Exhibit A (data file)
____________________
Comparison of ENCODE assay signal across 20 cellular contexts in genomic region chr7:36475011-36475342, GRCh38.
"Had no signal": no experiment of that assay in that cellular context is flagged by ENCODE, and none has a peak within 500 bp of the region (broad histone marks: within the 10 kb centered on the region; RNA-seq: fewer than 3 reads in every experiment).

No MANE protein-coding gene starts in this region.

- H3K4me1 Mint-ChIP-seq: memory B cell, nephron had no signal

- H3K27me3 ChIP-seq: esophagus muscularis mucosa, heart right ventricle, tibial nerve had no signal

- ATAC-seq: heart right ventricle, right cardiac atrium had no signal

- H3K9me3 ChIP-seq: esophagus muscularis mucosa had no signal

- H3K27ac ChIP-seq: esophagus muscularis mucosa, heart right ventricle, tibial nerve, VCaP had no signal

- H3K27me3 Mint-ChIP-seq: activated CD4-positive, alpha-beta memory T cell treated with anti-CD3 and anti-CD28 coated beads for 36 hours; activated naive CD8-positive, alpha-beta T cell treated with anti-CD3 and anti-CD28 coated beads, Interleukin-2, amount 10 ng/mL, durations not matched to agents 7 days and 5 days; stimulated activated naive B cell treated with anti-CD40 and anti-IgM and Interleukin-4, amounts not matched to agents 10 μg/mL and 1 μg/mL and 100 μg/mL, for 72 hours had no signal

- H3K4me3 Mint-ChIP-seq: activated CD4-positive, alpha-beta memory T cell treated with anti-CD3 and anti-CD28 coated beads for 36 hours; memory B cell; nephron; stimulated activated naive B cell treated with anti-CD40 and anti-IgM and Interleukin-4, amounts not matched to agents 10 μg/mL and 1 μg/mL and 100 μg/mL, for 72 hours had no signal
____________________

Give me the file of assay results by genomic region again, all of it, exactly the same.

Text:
Comparison of ENCODE assay signal across 20 cellular contexts in genomic region chr7:36475011-36475342, GRCh38.
"Had no signal": no experiment of that assay in that cellular context is flagged by ENCODE, and none has a peak within 500 bp of the region (broad histone marks: within the 10 kb centered on the region; RNA-seq: fewer than 3 reads in every experiment).

No MANE protein-coding gene starts in this region.

- H3K4me1 Mint-ChIP-seq: memory B cell, nephron had no signal

- H3K27me3 ChIP-seq: esophagus muscularis mucosa, heart right ventricle, tibial nerve had no signal

- ATAC-seq: heart right ventricle, right cardiac atrium had no signal

- H3K9me3 ChIP-seq: esophagus muscularis mucosa had no signal

- H3K27ac ChIP-seq: esophagus muscularis mucosa, heart right ventricle, tibial nerve, VCaP had no signal

- H3K27me3 Mint-ChIP-seq: activated CD4-positive, alpha-beta memory T cell treated with anti-CD3 and anti-CD28 coated beads for 36 hours; activated naive CD8-positive, alpha-beta T cell treated with anti-CD3 and anti-CD28 coated beads, Interleukin-2, amount 10 ng/mL, durations not matched to agents 7 days and 5 days; stimulated activated naive B cell treated with anti-CD40 and anti-IgM and Interleukin-4, amounts not matched to agents 10 μg/mL and 1 μg/mL and 100 μg/mL, for 72 hours had no signal

- H3K4me3 Mint-ChIP-seq: activated CD4-positive, alpha-beta memory T cell treated with anti-CD3 and anti-CD28 coated beads for 36 hours; memory B cell; nephron; stimulated activated naive B cell treated with anti-CD40 and anti-IgM and Interleukin-4, amounts not matched to agents 10 μg/mL and 1 μg/mL and 100 μg/mL, for 72 hours had no signal